Why You Should Add Stone Fruit To An Old Fashioned

Certain cocktails are called classics for good reason, and the old fashioned is one of those recipes. Serving up an enjoyable blend of bitters, whiskey, and sugar, this smooth, satisfying drink has reliably slid across bars since the early 1800s. Yet sometimes, even tried and true recipes call for a bit of an upgrade, and inventive bartenders around the world have added their own unique touches to create satisfying twists on this dependable drink. From fat-washing whiskey to adding herbsaint or absinthe to the traditional recipe, old fashioned cocktails have been made new again.

If the sweet, comforting blend of whiskey and bitters has become your go-to order, we have an easy suggestion you can try to modify your drink without changing much on the already near-perfect list of ingredients: add stone fruit. Fruit, you ask? Let us explain why stone fruits and old fashioned cocktails yield a match made in boozy heaven.

Breaking tradition never tasted so sweet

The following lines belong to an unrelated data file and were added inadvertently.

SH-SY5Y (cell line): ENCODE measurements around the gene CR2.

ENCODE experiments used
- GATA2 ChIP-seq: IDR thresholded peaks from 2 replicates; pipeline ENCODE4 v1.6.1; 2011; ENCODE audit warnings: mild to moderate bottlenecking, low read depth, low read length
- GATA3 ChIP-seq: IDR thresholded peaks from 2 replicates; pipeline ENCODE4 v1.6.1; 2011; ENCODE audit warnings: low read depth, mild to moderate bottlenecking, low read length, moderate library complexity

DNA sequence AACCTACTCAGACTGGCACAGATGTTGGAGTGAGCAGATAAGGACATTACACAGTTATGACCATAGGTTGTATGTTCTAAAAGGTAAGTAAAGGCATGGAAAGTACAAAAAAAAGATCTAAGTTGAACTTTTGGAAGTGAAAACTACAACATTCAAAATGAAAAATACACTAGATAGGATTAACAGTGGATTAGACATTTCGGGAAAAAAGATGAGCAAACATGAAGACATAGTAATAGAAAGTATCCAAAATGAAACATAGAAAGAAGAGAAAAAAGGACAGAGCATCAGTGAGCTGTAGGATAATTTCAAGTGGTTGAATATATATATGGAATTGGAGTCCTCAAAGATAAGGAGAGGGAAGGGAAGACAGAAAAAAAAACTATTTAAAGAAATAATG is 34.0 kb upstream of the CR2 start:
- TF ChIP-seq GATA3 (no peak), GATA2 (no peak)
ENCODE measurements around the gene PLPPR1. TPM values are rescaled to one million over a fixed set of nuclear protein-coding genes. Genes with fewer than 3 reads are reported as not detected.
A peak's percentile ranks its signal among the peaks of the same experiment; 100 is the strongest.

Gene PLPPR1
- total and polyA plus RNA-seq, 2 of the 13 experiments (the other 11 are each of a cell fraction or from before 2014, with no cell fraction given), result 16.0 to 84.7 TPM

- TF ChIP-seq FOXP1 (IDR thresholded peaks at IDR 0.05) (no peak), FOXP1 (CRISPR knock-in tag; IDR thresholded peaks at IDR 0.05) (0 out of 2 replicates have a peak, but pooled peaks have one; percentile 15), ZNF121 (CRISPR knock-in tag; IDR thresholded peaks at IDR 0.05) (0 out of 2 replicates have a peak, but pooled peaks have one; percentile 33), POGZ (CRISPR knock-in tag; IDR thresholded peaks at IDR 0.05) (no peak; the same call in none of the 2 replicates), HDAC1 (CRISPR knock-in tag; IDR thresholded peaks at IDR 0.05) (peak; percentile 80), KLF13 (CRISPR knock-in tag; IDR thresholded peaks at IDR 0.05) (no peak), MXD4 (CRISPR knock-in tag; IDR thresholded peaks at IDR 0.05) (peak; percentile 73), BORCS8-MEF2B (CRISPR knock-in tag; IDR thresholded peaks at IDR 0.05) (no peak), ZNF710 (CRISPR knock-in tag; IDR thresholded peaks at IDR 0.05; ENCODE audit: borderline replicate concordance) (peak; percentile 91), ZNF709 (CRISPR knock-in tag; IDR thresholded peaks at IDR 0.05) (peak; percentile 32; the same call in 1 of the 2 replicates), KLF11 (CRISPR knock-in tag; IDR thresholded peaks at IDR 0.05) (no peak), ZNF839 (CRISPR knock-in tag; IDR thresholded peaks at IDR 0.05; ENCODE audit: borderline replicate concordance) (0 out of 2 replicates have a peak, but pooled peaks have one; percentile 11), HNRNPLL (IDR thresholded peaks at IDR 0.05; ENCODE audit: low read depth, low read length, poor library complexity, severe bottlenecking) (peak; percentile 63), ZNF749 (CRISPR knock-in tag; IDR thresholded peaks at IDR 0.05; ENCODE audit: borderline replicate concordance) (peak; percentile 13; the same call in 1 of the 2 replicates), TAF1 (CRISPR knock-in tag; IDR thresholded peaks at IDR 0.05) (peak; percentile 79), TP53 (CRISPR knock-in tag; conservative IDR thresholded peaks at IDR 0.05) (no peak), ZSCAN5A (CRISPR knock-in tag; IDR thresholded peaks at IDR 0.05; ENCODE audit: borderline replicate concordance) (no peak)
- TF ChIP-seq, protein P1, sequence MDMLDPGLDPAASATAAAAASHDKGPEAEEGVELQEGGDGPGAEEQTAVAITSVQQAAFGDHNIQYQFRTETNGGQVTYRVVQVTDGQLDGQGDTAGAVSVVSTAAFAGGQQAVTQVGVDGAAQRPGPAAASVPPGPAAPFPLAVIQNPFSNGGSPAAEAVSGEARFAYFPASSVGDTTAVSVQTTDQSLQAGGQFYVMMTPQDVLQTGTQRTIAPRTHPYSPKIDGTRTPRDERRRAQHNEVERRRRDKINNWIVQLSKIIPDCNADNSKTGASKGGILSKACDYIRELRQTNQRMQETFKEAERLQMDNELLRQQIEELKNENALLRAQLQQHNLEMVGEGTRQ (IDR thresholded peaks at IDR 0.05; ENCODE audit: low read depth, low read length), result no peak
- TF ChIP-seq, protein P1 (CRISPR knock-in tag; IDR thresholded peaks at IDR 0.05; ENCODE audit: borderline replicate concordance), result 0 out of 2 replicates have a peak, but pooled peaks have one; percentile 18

Adding stone fruit to an old fashioned cocktail can brighten and liven the drink. At the North Fork Table & Inn, bartenders use stone fruits in season to keep guests surprised with new flavors and add natural sweetness to beverages. From plums to peaches, local fruits not only offer a taste of the season but also provide a regional flavor to a standard recipe.

Though stone fruits have a limited window of freshness, consider making simple syrup with stone fruit to use throughout the year. Bring an equal amount of sugar and water to a rolling boil and mix in your preferred stone fruits. Simmer until the liquid is reduced to a thicker syrup. When stored properly in the fridge, this homemade syrup can last up to six months, so you'll be able to add a touch of summer to your old fashioned even during cold winters. Sometimes, adjusting a standard recipe can result in surprisingly delicious new tastes, and stone fruits can add that extra oomph to a cocktail recipe that's centuries old but definitely outdated.